We’re inclined to feel that too much of anything is unhealthy, but exactly how harmful is screen time? By “screen time,” I mean the total time spent on movies, TV shows, iPads, laptops, and more. There’s a lot of research on the topic that may stir up some interesting family discussions (but hopefully not over a TV dinner). Here’s some scary data to munch over:
For each hour of TV that a 5-year-old watches on the weekend, the risk of adult obesity increases by 7 percent.
In a New Zealand study, the average number of children’s weeknight TV viewing hours was strongly predictive of adult BMI.
In a Scottish study, kids who watched more than eight hours of TV per week at age 3 had an increased risk of obesity by age 7.
A study of children aged 9 to 12 found that having a TV in the bedroom was a signiﬁcant risk factor for obesity. It has also been linked to smoking later in life, lower test scores, and sleeping problems.
How does your family compare? There is debate about whether some types of screen time are better than others. But regardless, some of the things that your child isn’t doing when they’re sitting in front of a screen include asking questions, taking initiative, practicing hand-eye coordination, engaging in critical thinking and playing with others.
The American Academy of Pediatrics (AAP) thinks that children under 2 should have no screen time at all, and children aged 2 and up should have no more than two hours of “non-educational” screen time per day. The AAP also uncovered strong evidence that excessive TV can lead to weight gain and consequences in adulthood, including diabetes, heart disease, and arthritis.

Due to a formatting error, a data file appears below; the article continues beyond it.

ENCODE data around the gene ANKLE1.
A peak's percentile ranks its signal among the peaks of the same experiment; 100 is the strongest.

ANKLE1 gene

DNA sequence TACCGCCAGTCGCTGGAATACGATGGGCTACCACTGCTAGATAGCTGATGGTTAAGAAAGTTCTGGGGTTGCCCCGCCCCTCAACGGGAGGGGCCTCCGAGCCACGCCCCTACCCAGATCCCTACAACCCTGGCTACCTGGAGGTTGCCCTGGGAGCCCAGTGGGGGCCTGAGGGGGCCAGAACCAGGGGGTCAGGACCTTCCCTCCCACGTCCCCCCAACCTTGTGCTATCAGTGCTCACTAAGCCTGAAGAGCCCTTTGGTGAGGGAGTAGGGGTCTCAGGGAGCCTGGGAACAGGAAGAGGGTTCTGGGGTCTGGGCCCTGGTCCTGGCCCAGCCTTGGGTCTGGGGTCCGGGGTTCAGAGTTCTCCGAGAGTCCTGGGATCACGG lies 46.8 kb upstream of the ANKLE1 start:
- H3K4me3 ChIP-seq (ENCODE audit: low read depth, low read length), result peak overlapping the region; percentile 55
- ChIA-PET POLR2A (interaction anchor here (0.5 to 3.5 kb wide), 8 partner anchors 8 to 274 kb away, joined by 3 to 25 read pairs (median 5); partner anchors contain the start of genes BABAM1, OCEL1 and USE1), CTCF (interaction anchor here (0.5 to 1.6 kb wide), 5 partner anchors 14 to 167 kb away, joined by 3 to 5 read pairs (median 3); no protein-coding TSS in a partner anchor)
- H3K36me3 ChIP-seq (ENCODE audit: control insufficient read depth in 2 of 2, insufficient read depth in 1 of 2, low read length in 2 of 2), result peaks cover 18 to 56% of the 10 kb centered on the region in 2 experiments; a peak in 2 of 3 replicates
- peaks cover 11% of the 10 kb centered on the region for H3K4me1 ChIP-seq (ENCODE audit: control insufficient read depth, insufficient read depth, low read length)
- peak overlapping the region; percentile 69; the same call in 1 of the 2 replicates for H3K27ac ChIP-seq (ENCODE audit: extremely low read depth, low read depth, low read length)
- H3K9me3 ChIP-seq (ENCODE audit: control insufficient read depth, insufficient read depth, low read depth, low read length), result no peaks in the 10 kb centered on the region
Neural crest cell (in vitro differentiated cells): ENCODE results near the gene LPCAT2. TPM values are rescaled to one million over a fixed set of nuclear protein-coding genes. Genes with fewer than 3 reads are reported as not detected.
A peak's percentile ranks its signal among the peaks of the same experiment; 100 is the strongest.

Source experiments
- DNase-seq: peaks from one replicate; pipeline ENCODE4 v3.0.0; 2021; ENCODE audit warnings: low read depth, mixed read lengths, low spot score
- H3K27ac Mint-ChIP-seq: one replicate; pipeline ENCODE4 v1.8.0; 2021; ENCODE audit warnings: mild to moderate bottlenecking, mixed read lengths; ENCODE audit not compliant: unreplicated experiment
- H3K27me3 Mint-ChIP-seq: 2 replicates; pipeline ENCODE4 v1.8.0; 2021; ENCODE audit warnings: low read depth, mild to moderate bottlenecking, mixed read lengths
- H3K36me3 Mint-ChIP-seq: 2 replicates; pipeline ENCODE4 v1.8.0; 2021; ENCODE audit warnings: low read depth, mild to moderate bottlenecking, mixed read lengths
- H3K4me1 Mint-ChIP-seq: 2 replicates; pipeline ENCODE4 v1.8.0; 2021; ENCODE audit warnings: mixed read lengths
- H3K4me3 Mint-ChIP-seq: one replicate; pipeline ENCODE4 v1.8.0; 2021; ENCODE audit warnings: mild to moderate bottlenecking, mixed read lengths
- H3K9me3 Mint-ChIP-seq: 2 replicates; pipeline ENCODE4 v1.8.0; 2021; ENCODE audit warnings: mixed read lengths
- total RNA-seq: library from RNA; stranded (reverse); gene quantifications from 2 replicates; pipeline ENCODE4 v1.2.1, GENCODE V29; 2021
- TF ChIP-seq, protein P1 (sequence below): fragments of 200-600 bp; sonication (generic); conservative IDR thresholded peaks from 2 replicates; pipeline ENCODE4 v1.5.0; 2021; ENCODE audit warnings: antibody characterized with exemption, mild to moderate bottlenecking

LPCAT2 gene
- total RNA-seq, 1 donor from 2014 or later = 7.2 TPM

Children who did not adhere to AAP guidelines were three to four times more likely to be overweight. Preschool-aged children who consistently ate dinner with their parents, got adequate sleep, and had limited screen time had 40 percent lower rates of obesity than their counterparts who didn’t follow these practices (the full study is available at tinyurl.com/3u7ao52).
We may be dazzled by new technology and apps that claim to offer “education” and “interaction,” but in the end, screen time is still a passive activity that keeps kids from healthier avenues of learning. To quote an AAP doctor: “In today’s ‘achievement culture,’ the best thing you can do for your young child is to give them a chance to have unstructured play – both with you and independently. Children need this in order to figure out how the world works.”
photo courtesy of wikimedia commons user MatthewPaul
This article originally appeared on p25 of the beijingkids November 2013 issue.
Check out the PDF version online at Issuu.com